I find myself at 41 two people. Maybe that's not quite precise enough—two implies a balance, but the me I am and this other me are not true equals. She is more like a golem, constructed through my motion and attention, shaped by demographic categories. (Golems are a particularly heartbreaking bit of folklore; made of inanimate matter, usually mute, never quite human, stuck symbolizing something.) She gestures to me from ads and search results, more interested than I am in skincare and chickpeas and ethically made organic cotton t-shirts, willing to watch shows that bore me and read books by authors I dislike. She is, at most, a bad best guess. There's an odd pleasure, encountering this algorithmic shadow self. The wrongness is gratifying, a reassurance that somehow the many online patterns I trace do not quite add up to who I am.
I suppose I should enjoy this feeling while it lasts, because somewhere in the background some combination of machine learning and natural language processing and other as yet unknown to me forms of evolving artificial intelligence are mutating into something that can extract more useful value out of everything I've shared online (and this blog is over a decade old; there is a lot there) and my own puny self-satisfaction at my minor human specialness will sizzle to vapor like an ice cube dropped on a hotplate.
It's funny to think about how a computer might piece together the person I've been and the person I'll become. Selves are a weird, shifty business. How will they ever know what to remember and what to forget? Myself at 41 nods acquaintance to myself at 31, and we both recall 21; 11 is harder, and one is buried too deep.
Eleven-year-old me had a stack of loved books read over and over; one was Frances Hodgson Burnett's A Little Princess. If Sara Crewe had kept her riches and her attic, I think she might've worn this outfit, and so would I, both then and now—a silk velvet dressing gown the color of the wheat in that painting by Bruegel the Elder; soft dull crimson slippers. A bracelet heavy with glass gems and a richly patterned scarf; earrings made of horn fashioned like small sailing ships. Gormenghast and a licorice pipe are additions made by a me located somewhere between then and now who learned to enjoy stranger, sharper tastes.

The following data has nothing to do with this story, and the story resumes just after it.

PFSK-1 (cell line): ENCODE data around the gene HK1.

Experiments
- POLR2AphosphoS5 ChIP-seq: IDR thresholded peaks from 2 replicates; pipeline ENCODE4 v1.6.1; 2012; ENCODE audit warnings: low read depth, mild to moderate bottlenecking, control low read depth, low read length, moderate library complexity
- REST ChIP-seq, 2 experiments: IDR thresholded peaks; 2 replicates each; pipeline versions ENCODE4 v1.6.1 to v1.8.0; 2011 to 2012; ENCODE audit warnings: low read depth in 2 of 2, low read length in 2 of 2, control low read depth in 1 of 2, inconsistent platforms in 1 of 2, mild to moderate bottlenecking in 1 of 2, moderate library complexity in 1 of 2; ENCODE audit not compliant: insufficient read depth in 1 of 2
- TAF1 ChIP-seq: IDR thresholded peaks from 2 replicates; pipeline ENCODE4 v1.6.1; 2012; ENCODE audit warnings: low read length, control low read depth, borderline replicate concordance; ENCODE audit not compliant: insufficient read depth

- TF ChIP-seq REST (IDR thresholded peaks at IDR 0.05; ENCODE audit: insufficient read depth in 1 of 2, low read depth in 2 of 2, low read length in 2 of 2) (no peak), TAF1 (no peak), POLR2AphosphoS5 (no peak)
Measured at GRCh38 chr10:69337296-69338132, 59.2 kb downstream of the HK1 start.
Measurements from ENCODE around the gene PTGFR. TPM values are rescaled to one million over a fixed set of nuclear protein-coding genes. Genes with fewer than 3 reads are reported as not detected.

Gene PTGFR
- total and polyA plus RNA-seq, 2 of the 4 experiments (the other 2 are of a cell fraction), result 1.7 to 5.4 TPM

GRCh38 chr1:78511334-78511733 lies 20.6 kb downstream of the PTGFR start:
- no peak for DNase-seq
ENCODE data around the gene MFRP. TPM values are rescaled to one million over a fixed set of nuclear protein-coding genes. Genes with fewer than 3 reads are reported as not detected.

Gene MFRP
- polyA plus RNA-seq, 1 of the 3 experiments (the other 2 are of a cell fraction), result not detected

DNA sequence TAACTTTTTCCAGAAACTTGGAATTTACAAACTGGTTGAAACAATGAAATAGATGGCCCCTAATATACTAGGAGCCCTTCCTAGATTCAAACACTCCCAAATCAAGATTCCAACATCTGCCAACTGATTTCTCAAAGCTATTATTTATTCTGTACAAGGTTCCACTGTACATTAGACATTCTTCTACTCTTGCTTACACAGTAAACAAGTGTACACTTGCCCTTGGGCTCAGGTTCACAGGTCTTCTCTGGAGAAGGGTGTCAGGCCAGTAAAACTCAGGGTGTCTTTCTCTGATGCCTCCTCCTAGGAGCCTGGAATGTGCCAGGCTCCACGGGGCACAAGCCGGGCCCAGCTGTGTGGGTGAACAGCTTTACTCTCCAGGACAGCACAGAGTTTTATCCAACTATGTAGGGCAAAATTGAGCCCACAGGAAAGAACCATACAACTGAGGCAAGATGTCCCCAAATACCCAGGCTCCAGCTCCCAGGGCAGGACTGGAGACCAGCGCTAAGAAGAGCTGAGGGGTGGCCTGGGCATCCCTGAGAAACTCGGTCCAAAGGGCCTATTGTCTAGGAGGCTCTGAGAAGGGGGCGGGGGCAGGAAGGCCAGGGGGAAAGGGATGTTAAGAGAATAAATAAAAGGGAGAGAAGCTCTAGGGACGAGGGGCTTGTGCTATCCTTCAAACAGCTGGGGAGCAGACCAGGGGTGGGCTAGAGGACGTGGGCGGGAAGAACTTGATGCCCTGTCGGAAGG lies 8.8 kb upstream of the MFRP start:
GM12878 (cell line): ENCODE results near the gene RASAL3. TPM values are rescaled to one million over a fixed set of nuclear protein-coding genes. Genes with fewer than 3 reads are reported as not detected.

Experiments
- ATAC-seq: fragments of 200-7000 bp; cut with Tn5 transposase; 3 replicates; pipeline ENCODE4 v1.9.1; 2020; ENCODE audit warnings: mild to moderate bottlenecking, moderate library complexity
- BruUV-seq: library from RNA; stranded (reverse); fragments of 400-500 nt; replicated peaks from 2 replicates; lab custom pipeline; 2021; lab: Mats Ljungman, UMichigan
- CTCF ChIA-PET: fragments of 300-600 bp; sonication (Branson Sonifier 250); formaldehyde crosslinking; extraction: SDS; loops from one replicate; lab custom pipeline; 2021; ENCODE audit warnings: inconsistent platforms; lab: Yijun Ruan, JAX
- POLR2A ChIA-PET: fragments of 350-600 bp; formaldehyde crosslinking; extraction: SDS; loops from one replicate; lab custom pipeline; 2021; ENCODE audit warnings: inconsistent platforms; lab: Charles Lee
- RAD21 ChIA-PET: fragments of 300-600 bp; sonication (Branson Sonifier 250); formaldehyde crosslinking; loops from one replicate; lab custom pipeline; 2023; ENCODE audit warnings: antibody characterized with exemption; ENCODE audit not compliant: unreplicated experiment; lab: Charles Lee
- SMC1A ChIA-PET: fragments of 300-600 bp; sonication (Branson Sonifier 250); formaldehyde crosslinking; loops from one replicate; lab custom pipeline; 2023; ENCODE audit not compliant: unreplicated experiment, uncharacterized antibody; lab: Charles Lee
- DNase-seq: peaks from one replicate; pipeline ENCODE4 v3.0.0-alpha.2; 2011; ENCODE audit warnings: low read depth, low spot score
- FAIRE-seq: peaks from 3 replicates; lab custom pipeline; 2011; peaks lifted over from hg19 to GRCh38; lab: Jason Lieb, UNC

And now all this, whatever it is, singular or not, is not mine alone anymore; it's out there for the machines to read and make of what they will. But nothing here is a thing the computer could think to show me, at least not yet. I still had the pleasure of finding it all myself.
A look that sits somewhere beyond my algorithmic shadow: silk velvet dressing gown / Etro scarf (resale) / Gabriella Kiss ship earrings / Victorian glass Tassie bracelet / velvet gondolier slippers by The Row / licorice pipe / Gormenghast.
Incidentally, this expensive robe has the very best user review I have ever read. Under the title, "THE MOST BEAUTIFUL PIECE OF CLOTHING I OWN," Minnie19 writes:
I feel like a medieval queen wearing this. It feels antique but somehow manages to pull off the trick of being understated, austere, even though it is undeniably luxe. I think it's the wide sleeves, the kimono style finish to the front of the robe and the weight of the fabric, which give it a kind of gravitas that comes with something simple and beautifully made. Its the kind of gown you wear for reading poems on a fainting couch but would serve you well when plotting a war.